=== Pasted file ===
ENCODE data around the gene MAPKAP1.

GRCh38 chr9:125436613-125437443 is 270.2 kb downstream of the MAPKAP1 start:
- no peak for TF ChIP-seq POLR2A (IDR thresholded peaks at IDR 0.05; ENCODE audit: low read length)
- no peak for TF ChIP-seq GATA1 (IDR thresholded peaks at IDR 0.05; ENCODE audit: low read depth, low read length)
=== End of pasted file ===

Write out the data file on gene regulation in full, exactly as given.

ENCODE data around the gene MAPKAP1.

GRCh38 chr9:125436613-125437443 is 270.2 kb downstream of the MAPKAP1 start:
- no peak for TF ChIP-seq POLR2A (IDR thresholded peaks at IDR 0.05; ENCODE audit: low read length)
- no peak for TF ChIP-seq GATA1 (IDR thresholded peaks at IDR 0.05; ENCODE audit: low read depth, low read length)